The sight of William E. Rapfogel being hustled into a car by two New York City law enforcement officers September 24 after he was arraigned on charges of stealing millions from the poverty charity he ran for more than two decades was embarrassing enough. The fact that Rapfogel was wearing a yarmulke made it only worse.
Here was a man who positioned himself not only as a political powerbroker, but also as a religious and moral representative of the poor and needy. With his smooth ways and winning smile, Rapfogel grew the Metropolitan Council on Jewish Poverty into one of the city’s most influential social service organizations. Along the way, he was not shy about reminding the affluent of their obligations to the less fortunate, and his admonitions gained extra force by his religious demeanor.
“There’s a tremendous sense of denial in the Jewish community about how many Jews truly need help,” he told the Forward in an interview some years ago, a disapproving edge to his voice.
Now he is charged with stealing $5 million, much of it taxpayer money, from the Met Council, keeping $1 million for himself and sharing the rest with at least one co-conspirator, as well as other politicians and political organizations. Rapfogel did not enter a plea at his arraignment and apologized for unspecified wrongdoing when the Met Council fired him in August.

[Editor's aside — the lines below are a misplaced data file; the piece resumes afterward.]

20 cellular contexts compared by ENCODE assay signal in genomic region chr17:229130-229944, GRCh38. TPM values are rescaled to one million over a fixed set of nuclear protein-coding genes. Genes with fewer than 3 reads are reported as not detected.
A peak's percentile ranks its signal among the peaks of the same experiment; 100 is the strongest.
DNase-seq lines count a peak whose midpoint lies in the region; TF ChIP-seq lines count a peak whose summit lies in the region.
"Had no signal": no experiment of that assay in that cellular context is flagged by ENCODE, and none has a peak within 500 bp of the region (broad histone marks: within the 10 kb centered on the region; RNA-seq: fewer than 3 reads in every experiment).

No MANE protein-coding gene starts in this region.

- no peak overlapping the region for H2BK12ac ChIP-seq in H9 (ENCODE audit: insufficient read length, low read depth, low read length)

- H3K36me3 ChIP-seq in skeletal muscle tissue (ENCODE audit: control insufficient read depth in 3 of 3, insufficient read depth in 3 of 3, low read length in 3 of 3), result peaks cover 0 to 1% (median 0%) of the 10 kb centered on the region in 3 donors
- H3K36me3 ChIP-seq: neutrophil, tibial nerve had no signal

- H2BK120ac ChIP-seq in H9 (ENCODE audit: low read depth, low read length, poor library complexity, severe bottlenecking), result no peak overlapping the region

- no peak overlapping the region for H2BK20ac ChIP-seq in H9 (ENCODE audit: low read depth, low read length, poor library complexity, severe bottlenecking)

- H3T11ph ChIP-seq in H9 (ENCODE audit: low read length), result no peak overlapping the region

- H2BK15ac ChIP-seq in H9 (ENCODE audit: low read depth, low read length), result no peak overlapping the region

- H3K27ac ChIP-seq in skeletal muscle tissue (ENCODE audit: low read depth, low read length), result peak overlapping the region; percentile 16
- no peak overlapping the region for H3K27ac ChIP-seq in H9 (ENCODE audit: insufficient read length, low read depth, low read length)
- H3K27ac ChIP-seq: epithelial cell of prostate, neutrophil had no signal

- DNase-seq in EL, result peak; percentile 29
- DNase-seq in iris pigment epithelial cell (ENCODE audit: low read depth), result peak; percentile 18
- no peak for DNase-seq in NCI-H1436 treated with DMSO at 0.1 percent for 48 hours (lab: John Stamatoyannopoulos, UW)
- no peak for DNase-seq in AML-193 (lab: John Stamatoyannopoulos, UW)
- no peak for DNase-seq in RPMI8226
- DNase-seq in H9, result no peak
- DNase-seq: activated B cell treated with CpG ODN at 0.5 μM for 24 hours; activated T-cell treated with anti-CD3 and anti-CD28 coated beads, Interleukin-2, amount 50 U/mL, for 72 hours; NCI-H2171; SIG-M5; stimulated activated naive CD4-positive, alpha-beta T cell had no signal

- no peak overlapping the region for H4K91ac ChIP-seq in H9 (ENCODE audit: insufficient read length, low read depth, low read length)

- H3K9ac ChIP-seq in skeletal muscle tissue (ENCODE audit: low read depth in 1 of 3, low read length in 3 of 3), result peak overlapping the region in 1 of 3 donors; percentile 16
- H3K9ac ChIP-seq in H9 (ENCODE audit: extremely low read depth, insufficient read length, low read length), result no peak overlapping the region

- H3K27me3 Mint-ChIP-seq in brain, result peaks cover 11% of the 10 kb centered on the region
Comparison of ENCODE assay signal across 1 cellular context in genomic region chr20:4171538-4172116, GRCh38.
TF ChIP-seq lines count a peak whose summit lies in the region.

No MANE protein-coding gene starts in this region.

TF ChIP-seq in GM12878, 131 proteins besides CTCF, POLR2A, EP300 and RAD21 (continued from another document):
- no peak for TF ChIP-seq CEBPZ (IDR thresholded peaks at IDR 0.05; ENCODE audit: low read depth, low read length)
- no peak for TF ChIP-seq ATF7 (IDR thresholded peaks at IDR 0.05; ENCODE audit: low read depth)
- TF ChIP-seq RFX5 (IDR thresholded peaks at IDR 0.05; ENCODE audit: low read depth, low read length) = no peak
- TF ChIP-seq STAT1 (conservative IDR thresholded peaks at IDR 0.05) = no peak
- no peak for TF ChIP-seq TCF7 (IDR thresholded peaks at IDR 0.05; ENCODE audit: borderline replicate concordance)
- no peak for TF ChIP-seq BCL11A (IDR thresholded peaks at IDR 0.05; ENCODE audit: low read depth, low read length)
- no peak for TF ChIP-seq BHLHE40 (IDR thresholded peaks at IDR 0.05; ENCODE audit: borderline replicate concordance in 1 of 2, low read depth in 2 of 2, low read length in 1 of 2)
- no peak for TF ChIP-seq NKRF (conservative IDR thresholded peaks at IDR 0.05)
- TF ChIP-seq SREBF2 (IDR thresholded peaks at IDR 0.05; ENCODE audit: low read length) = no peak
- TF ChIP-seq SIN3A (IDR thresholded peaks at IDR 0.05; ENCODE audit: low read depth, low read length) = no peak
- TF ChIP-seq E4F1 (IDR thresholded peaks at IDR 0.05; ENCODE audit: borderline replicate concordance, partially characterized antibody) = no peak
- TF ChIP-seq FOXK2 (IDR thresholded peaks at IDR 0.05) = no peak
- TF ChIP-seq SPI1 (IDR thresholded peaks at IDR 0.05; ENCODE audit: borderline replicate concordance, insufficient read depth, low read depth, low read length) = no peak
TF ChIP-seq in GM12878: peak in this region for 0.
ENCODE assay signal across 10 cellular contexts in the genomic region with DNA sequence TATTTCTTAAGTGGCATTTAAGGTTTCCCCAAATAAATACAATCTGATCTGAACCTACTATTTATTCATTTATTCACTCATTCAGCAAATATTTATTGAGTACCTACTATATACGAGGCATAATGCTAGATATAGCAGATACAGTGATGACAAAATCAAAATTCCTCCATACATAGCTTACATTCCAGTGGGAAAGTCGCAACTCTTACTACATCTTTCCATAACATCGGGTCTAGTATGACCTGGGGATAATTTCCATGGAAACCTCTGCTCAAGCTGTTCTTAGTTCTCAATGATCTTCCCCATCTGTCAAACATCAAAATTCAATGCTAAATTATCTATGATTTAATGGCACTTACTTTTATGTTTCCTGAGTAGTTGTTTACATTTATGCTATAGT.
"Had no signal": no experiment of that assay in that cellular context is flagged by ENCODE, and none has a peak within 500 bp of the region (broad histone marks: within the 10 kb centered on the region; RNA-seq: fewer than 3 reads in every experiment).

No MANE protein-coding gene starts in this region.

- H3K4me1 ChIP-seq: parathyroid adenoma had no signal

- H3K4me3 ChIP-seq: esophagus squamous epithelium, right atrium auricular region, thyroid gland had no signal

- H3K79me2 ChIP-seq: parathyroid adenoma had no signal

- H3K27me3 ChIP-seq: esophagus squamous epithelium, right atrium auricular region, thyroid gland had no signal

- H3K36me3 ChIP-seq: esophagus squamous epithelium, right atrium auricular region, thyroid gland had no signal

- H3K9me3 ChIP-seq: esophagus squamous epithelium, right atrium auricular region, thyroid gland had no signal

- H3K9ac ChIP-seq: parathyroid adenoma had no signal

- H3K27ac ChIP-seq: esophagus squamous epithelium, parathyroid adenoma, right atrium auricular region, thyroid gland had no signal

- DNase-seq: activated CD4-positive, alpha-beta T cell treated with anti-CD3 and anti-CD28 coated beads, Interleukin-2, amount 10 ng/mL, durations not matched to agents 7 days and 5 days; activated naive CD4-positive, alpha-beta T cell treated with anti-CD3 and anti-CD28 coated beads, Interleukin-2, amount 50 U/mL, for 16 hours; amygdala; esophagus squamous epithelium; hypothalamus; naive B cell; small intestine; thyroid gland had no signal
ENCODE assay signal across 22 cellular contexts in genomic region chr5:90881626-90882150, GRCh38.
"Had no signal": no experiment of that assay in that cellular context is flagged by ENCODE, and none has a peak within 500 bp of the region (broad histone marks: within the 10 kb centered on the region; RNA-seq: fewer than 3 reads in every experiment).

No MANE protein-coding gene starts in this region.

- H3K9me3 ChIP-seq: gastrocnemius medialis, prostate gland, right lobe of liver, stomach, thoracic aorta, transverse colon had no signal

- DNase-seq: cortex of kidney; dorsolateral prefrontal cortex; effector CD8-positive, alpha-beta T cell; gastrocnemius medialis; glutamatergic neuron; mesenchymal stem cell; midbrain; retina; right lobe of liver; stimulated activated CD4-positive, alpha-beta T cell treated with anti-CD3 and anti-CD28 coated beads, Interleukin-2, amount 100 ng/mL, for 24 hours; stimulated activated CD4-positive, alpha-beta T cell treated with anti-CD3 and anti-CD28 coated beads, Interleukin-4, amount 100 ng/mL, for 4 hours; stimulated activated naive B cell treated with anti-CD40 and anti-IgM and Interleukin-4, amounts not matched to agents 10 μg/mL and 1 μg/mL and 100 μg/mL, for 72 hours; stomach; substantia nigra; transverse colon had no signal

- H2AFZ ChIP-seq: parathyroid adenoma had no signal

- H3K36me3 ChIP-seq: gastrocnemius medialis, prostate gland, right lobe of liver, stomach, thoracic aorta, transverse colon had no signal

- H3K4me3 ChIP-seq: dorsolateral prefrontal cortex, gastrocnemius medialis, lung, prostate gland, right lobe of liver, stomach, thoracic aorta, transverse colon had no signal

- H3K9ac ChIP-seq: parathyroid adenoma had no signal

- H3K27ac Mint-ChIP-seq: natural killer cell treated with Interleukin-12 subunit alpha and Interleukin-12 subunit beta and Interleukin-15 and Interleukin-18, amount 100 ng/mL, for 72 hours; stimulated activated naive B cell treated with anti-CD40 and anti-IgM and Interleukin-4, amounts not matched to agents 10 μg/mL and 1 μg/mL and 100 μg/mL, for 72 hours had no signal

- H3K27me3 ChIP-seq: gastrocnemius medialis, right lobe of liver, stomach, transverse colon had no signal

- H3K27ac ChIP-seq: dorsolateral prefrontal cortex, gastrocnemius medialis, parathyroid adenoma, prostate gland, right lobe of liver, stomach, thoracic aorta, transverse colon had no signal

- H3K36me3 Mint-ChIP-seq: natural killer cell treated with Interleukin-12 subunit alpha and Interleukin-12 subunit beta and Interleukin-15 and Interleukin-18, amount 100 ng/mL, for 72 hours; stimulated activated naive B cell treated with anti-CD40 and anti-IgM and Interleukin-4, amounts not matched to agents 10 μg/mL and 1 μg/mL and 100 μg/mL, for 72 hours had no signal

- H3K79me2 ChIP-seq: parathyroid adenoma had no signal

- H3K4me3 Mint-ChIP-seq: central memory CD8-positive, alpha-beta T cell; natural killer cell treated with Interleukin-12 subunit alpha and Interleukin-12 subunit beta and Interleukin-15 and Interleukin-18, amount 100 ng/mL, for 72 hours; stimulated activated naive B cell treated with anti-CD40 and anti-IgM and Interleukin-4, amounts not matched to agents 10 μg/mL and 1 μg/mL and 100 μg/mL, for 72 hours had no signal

While the justice system considers his fate, this “breathtaking” scheme, as one state official called it, raises other urgent questions. The indictment said that Rapfogel stashed $400,000 in cash at home, and it defies logic to believe that his wife, Judy Rapfogel, was unaware of what was going on. Since she is the top aide to New York State Assembly Speaker Sheldon Silver, who helped channel millions in state funds to the Met Council, she needs to fully explain her role and that of her boss. So do the politicians on the receiving end of Rapfogel’s alleged largesse, who should return any ill-gotten contributions.
There is never a good time to witness a community leader’s fall from grace, but the Rapfogel scandal comes at a particularly dire moment, as Jewish poverty is increasing, communal funds are stretched and donors may become even more skeptical. It is a painful reminder of the necessity for moral leadership, and the terrible consequences when that leadership fails its most basic, ethical test.